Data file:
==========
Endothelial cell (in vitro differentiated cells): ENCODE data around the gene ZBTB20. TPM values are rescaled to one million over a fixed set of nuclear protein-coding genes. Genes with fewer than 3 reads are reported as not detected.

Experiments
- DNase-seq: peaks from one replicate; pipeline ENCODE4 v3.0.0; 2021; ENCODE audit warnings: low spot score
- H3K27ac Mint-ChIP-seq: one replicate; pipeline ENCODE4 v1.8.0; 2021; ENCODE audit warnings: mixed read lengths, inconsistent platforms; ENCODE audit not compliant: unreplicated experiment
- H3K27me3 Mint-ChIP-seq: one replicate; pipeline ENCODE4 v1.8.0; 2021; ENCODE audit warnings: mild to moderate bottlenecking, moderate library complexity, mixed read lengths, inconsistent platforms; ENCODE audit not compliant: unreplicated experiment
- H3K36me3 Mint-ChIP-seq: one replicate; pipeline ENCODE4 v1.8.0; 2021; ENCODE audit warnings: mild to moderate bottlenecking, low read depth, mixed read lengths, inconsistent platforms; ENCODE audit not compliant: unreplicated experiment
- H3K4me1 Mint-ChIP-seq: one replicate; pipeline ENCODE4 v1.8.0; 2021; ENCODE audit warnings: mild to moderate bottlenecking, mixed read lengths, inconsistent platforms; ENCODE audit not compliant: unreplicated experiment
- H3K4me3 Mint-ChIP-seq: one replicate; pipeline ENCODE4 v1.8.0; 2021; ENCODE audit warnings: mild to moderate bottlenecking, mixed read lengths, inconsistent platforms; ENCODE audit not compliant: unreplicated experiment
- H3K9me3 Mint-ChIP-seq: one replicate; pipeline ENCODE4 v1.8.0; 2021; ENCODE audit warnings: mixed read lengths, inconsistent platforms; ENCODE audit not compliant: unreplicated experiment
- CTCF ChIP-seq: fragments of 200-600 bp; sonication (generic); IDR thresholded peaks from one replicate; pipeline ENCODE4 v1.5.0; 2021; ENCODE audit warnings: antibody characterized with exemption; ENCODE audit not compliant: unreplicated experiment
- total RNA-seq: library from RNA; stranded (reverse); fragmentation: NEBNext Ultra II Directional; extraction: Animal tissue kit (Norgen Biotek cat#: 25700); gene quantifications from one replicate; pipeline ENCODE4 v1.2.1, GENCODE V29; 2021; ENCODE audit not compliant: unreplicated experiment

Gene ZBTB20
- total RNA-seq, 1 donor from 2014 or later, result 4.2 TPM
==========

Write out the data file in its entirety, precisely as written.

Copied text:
Endothelial cell (in vitro differentiated cells): ENCODE data around the gene ZBTB20. TPM values are rescaled to one million over a fixed set of nuclear protein-coding genes. Genes with fewer than 3 reads are reported as not detected.

Experiments
- DNase-seq: peaks from one replicate; pipeline ENCODE4 v3.0.0; 2021; ENCODE audit warnings: low spot score
- H3K27ac Mint-ChIP-seq: one replicate; pipeline ENCODE4 v1.8.0; 2021; ENCODE audit warnings: mixed read lengths, inconsistent platforms; ENCODE audit not compliant: unreplicated experiment
- H3K27me3 Mint-ChIP-seq: one replicate; pipeline ENCODE4 v1.8.0; 2021; ENCODE audit warnings: mild to moderate bottlenecking, moderate library complexity, mixed read lengths, inconsistent platforms; ENCODE audit not compliant: unreplicated experiment
- H3K36me3 Mint-ChIP-seq: one replicate; pipeline ENCODE4 v1.8.0; 2021; ENCODE audit warnings: mild to moderate bottlenecking, low read depth, mixed read lengths, inconsistent platforms; ENCODE audit not compliant: unreplicated experiment
- H3K4me1 Mint-ChIP-seq: one replicate; pipeline ENCODE4 v1.8.0; 2021; ENCODE audit warnings: mild to moderate bottlenecking, mixed read lengths, inconsistent platforms; ENCODE audit not compliant: unreplicated experiment
- H3K4me3 Mint-ChIP-seq: one replicate; pipeline ENCODE4 v1.8.0; 2021; ENCODE audit warnings: mild to moderate bottlenecking, mixed read lengths, inconsistent platforms; ENCODE audit not compliant: unreplicated experiment
- H3K9me3 Mint-ChIP-seq: one replicate; pipeline ENCODE4 v1.8.0; 2021; ENCODE audit warnings: mixed read lengths, inconsistent platforms; ENCODE audit not compliant: unreplicated experiment
- CTCF ChIP-seq: fragments of 200-600 bp; sonication (generic); IDR thresholded peaks from one replicate; pipeline ENCODE4 v1.5.0; 2021; ENCODE audit warnings: antibody characterized with exemption; ENCODE audit not compliant: unreplicated experiment
- total RNA-seq: library from RNA; stranded (reverse); fragmentation: NEBNext Ultra II Directional; extraction: Animal tissue kit (Norgen Biotek cat#: 25700); gene quantifications from one replicate; pipeline ENCODE4 v1.2.1, GENCODE V29; 2021; ENCODE audit not compliant: unreplicated experiment

Gene ZBTB20
- total RNA-seq, 1 donor from 2014 or later, result 4.2 TPM